- Closure and the Law of Relationship: Endings as New Beginnings - "The universe teaches us that relationships don't end," Coffey says. "We remain connected to the people in our lives through our memories and shared experiences. Coming to terms with the changes in our relationships is what will bring us closure." With real-life examples, Transformation Applications, and Wisdom Affirmations throughout, Coffey has created a practical, spiritual guide that offers a five-step process to help us move on and achieve a sought-for peace of mind and greater Self-realization.
- Letting Go: A 12-Week Personal Action Program to Overcome a Broken Heart - Are you crying over sad songs? Seeing his or her face in every crowd? Aching with loneliness and hoping the phone will ring? Feeling that no one else can give your life meaning? Losing a loved one is the most devastating crisis of intimate living. It can jeopardize your health... even your life. You might think only passing time will ease your pain, but now you can begin to end the hurt today. Within three months you can erase painful memories, regain control of your feelings, and be free to love again. Discover how to: Short-circuit acute symptoms of grief and depression; Turn hurt into healthy anger; Fall out of love; Rebuild your self-esteem; Break the "sex hook" to your ex.
- Extreme Breakup Recovery | Maximum Healing in Minimum Time - This is the proven shortcut to moving on and recovering completely after any breakup. “Better than a $1,000 worth of therapy.” It shows you the quick way to transform and benefit from your breakup. Extreme Breakup Recovery will show you: How to recover from a breakup faster than you thought possible with step by step guidance through the FAST method. How to get over your ex once and for all, taking control of your life immediately. How to use this breakup to transform your life and relationships forever. Includes powerful exercises and worksheets for truly self-help amazing results.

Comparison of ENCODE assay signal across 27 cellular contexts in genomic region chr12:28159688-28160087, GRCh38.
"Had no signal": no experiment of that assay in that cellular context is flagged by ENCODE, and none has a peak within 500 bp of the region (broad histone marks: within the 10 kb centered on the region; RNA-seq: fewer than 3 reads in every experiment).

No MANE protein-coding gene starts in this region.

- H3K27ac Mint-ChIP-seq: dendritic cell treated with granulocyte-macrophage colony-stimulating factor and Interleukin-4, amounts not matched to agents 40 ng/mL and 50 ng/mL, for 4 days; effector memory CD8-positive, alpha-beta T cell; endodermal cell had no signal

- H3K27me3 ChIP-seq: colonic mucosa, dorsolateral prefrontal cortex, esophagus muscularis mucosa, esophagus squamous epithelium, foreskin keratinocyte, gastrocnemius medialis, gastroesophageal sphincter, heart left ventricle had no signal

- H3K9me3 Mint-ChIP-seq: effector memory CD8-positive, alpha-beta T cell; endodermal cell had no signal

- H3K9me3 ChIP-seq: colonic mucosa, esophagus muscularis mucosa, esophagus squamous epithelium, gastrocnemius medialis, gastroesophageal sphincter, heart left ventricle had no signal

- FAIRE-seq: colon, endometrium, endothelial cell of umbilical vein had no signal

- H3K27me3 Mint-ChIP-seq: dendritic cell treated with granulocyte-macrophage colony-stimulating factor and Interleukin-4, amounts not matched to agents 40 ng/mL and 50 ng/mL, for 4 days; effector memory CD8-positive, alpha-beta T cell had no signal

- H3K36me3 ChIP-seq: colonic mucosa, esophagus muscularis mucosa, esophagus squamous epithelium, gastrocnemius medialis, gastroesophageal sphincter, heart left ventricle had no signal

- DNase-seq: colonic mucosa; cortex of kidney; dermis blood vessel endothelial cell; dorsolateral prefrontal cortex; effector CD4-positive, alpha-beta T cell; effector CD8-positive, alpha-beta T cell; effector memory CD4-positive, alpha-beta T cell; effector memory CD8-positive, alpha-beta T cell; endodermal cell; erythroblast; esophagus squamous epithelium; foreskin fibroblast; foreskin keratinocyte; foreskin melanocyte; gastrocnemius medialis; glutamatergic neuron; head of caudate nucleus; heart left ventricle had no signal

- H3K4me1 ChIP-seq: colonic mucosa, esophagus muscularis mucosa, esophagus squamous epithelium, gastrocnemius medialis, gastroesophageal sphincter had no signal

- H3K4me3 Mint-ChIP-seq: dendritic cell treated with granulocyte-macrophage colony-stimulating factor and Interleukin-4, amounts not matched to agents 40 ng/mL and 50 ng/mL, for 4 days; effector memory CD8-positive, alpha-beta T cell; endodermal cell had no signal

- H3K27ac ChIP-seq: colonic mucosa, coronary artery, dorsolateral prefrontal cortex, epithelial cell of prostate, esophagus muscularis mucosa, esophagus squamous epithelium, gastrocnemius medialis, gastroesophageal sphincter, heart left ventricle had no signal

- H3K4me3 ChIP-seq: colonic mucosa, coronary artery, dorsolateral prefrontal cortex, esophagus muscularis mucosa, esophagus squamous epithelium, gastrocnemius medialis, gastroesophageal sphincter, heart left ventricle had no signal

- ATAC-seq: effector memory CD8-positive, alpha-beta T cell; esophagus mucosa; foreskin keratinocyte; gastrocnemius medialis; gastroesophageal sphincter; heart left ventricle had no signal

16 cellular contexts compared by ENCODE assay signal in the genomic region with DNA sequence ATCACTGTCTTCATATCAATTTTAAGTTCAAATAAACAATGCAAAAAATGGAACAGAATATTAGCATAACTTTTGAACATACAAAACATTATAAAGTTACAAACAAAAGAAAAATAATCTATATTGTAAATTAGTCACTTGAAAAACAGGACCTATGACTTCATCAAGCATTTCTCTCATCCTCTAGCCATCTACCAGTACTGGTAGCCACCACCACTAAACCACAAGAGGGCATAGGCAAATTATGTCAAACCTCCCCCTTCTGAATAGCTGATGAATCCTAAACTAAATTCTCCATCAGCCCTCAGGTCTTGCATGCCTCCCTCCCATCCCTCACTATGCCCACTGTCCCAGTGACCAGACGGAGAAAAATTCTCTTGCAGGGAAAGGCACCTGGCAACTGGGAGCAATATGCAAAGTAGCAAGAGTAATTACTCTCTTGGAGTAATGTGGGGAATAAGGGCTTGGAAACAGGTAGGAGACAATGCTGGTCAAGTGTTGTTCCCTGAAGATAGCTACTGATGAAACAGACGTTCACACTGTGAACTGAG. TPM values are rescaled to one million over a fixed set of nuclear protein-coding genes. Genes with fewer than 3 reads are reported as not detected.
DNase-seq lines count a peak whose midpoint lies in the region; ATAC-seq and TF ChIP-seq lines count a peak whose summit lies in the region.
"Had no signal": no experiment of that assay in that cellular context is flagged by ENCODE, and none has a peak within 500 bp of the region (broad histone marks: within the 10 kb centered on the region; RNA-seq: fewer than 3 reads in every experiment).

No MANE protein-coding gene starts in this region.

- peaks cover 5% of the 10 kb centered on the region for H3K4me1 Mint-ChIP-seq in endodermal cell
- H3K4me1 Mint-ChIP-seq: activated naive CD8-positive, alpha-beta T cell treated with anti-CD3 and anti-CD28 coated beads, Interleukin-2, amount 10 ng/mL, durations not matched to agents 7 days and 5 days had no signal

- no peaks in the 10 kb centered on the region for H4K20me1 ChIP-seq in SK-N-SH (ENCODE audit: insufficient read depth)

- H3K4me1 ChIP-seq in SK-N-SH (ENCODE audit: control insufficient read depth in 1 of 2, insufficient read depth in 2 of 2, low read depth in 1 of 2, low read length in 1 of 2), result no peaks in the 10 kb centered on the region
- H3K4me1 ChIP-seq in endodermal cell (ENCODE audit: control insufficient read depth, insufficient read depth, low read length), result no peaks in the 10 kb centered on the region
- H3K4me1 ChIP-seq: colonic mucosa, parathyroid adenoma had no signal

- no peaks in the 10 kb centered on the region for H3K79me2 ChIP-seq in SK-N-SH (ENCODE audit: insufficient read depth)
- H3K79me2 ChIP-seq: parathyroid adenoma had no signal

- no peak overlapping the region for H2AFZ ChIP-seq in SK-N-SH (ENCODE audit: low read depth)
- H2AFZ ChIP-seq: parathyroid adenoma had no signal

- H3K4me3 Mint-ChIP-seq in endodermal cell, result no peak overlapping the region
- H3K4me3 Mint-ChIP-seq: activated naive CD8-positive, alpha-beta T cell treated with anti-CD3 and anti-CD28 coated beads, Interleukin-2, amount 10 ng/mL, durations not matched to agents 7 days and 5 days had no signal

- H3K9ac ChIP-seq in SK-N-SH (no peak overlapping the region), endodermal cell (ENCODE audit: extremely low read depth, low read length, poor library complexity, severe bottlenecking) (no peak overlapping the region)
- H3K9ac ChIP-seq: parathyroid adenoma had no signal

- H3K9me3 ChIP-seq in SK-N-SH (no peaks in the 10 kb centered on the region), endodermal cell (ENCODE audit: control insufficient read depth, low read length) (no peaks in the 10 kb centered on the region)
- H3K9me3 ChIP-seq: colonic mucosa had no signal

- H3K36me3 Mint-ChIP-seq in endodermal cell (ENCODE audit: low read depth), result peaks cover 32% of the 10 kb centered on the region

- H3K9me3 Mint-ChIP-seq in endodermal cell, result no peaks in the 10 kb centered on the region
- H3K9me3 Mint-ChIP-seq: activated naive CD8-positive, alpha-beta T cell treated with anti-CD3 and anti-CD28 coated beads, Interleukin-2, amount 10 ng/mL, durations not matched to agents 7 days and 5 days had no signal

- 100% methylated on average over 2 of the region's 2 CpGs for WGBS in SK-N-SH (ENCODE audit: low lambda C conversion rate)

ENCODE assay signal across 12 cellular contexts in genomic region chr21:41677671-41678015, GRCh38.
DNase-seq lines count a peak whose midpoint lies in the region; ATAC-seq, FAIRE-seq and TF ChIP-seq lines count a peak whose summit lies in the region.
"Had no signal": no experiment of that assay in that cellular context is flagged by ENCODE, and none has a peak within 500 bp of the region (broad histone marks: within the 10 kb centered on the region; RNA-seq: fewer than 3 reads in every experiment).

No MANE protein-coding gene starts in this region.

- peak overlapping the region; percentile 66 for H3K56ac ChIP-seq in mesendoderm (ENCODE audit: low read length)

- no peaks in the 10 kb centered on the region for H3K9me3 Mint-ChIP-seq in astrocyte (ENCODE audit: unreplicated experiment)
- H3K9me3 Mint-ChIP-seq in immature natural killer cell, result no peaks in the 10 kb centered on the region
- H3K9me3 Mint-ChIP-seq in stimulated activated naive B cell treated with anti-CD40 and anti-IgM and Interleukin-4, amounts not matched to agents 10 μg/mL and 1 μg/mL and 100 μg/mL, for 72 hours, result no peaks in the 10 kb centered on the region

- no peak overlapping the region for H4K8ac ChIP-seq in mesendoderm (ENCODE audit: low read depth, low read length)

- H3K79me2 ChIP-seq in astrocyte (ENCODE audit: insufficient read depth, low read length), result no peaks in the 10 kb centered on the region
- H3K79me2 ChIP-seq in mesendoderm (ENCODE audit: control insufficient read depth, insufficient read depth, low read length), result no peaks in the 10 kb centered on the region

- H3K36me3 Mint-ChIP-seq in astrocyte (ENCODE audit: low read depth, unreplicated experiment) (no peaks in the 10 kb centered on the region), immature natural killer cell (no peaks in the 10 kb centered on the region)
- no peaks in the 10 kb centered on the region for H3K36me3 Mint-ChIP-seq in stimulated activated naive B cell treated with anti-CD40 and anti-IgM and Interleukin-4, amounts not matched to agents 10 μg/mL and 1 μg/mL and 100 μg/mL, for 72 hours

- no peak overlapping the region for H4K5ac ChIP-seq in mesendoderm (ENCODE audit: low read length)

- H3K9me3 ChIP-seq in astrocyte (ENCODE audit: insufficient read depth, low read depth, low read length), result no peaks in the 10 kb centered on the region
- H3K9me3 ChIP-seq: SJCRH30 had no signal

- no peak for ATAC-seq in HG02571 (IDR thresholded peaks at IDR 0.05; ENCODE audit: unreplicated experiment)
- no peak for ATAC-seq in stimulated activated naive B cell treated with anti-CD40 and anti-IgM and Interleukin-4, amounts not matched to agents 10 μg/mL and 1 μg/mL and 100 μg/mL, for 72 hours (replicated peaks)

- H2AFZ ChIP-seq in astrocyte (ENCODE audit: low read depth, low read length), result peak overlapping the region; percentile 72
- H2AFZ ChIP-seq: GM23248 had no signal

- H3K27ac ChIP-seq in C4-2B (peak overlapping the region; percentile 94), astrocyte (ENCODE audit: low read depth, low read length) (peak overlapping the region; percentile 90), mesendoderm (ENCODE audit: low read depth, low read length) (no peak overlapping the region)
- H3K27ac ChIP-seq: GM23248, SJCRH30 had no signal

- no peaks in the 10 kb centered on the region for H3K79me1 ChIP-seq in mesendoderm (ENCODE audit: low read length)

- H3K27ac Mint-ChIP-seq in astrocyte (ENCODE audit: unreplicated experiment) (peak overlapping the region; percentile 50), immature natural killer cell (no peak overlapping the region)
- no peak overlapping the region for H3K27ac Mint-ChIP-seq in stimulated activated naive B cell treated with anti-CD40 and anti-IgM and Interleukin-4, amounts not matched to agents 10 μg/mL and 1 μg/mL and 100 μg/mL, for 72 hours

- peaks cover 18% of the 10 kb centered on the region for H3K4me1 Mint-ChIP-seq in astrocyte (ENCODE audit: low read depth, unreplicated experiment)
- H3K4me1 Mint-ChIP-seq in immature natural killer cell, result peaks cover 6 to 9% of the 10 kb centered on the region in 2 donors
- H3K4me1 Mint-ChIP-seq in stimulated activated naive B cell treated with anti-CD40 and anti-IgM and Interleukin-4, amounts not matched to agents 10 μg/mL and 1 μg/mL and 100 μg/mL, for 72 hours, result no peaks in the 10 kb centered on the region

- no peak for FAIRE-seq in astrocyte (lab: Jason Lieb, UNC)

- The Journey from Abandonment to Healing: Turn the End of a Relationship into the Beginning of a New Life - Susan Anderson's book clearly defines the five phases of grieving over a lost relationship. This book is designed to help all victims of emotional breakups whether they are suffering from a recent loss, or a lingering wound from the past; whether they are caught up in patterns that sabotage their own relationships, or they're in a relationship where they no longer feel loved.
- He's History, You're Not: Surviving Divorce After 40 - This is one of the few divorce books that addresses the fact that divorce has a different meaning at every age. Manfred is so candid about her own divorce as a woman of a certain age’ that readers are sure to feel they’ve found a wise friend to see them through the trauma of divorce and help them discover their post divorcÚ selves.